- A 3% expansion in the U.S. economy's Q3 gross domestic product (GDP), in addition to 3.9% growth in nonresidential fixed investments, should help construction activity remain at a healthy pace for the time being, according to the Associated Builders and Contractors.
- The increase in nonresidential fixed investment reflected greater investment in equipment and intellectual property, rather than in structures. ABC Chief Economist Anirban Basu said that nonresidential inventory got a 0.7% boost, most likely stemming from post-hurricane activity in the quarter.
- Despite the optimistic report, Basu said, positive indicators such as high asset value, confidence, investment and economic activity also occur in the late stages of a cycle. Inflation or an uptick in interest rates potentially could usher in a swing to diminished construction demand.
The scope of what recent hurricanes across the southern U.S. and its territories will mean for the construction industry is still undetermined as insurance companies and the Federal Emergency Management Agency (FEMA) continue to assess the damage. Together, Hurricanes Irma, Harvey and Maria are currently projected to have done nearly $300 billion in damage.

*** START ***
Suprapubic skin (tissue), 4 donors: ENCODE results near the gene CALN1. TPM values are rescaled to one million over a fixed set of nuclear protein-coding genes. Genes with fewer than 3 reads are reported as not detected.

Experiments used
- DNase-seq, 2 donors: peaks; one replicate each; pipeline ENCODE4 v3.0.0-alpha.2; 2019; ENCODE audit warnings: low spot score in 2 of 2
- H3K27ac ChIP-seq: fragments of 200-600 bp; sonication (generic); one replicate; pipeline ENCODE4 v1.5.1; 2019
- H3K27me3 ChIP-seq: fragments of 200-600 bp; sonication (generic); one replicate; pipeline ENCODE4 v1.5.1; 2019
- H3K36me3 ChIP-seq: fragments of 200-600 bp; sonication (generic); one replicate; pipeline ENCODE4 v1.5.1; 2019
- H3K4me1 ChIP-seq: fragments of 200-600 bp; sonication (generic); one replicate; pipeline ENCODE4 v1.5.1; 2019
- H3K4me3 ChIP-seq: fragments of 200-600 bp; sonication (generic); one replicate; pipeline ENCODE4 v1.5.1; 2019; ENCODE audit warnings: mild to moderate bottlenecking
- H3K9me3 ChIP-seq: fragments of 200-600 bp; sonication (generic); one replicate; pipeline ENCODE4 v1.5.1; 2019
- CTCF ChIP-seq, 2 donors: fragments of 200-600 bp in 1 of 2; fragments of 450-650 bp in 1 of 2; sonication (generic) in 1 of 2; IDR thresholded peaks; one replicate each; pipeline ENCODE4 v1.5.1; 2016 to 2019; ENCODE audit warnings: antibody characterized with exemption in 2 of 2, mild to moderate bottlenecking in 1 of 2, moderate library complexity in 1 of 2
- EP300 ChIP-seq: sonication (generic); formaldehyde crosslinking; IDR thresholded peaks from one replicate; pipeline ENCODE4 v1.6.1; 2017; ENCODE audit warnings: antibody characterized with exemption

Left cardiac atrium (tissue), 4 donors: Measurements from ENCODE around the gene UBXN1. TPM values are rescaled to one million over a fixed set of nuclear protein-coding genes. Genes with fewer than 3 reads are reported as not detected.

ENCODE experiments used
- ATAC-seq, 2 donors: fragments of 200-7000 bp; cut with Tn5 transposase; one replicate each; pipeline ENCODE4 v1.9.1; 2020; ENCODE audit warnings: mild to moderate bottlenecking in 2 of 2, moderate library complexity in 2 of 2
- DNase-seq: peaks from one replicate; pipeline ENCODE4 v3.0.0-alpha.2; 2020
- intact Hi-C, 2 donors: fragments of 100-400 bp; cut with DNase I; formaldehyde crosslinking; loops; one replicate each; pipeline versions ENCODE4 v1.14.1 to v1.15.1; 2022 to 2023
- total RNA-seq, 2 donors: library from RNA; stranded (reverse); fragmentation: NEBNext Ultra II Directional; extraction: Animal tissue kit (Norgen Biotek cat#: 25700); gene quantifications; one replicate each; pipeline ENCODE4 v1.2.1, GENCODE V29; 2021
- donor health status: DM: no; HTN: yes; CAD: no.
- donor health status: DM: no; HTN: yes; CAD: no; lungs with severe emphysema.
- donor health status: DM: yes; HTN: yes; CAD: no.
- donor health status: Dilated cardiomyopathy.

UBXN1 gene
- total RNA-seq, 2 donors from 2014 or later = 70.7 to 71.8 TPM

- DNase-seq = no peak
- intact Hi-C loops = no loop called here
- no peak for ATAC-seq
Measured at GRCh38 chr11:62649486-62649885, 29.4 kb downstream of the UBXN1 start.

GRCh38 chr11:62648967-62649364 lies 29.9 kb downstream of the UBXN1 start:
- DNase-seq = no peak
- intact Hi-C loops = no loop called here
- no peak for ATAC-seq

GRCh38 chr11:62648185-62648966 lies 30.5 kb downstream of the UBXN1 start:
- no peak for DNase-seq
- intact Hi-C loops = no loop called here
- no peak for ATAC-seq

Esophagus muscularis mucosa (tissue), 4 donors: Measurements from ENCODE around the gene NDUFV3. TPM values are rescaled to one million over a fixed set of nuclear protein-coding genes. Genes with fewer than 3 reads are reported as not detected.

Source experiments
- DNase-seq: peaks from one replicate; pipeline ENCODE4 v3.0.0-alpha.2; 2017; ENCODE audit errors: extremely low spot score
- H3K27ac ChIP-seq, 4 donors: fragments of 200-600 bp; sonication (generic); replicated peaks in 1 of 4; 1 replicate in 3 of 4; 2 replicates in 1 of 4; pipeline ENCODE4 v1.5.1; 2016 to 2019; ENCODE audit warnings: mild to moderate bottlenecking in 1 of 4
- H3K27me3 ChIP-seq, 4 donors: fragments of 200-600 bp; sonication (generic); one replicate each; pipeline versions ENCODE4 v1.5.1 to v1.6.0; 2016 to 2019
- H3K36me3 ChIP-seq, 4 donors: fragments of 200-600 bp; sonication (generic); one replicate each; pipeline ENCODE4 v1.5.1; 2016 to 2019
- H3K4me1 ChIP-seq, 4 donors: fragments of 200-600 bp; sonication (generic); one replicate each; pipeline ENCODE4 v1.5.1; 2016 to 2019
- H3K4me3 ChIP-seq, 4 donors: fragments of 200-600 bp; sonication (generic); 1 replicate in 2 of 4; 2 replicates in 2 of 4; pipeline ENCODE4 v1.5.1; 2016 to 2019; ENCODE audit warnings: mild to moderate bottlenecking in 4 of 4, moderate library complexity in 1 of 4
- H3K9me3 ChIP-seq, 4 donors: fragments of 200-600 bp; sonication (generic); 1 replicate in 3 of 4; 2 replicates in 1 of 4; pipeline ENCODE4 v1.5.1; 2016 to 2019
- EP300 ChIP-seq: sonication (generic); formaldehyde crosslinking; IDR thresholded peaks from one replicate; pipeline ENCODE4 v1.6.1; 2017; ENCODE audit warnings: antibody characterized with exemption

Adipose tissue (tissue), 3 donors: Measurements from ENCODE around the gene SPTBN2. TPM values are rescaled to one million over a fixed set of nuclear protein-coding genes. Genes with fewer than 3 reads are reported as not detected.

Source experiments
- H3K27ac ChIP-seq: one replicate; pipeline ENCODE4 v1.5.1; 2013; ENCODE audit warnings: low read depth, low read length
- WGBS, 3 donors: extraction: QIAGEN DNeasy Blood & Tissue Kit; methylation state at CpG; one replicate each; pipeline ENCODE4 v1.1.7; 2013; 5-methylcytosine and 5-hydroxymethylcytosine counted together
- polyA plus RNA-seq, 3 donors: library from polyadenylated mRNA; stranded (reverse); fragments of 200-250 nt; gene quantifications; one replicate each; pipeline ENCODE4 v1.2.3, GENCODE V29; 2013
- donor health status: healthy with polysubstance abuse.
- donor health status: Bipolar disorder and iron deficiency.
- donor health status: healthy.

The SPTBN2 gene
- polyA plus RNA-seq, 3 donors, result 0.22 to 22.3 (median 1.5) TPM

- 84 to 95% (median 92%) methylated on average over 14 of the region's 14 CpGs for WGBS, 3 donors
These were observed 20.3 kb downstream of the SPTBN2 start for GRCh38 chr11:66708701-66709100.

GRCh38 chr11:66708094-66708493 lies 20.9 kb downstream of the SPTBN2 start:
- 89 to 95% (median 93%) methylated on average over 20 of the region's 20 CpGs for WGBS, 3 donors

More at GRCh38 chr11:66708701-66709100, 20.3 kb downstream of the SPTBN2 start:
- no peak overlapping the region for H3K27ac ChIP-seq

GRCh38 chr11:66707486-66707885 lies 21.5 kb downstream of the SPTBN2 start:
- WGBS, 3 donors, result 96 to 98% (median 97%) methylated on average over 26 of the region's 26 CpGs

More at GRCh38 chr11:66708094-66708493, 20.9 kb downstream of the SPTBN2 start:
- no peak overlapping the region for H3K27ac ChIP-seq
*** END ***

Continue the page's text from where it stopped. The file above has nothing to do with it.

After Irma and Harvey caused such destruction to Texas and Florida, straining FEMA's disaster relief budget, Congress voted to increase funding to the agency by by $15 billion. that was before Hurricanes Nate and Maria struck the U.S. Gulf Coast and Puerto Rico and before Northern California wildfires destroyed more than more than 200,000 acres of homes, farmland and businesses. Fire damage is expected to total at least $65 billion — a figure that prompted federal lawmakers to pass a second relief package last week totaling $36.5 billion.
Despite no firm numbers detailing how much business is in store for construction companies joining in as part of the rebuilding effort, the scant supply of qualified labor is sure to come into play. Many residential builders in the hardest-hit areas were already feeling the strain of the labor shortage before the storms and many are now telling customers that they might have to wait years for the repairs that will allow them to return home.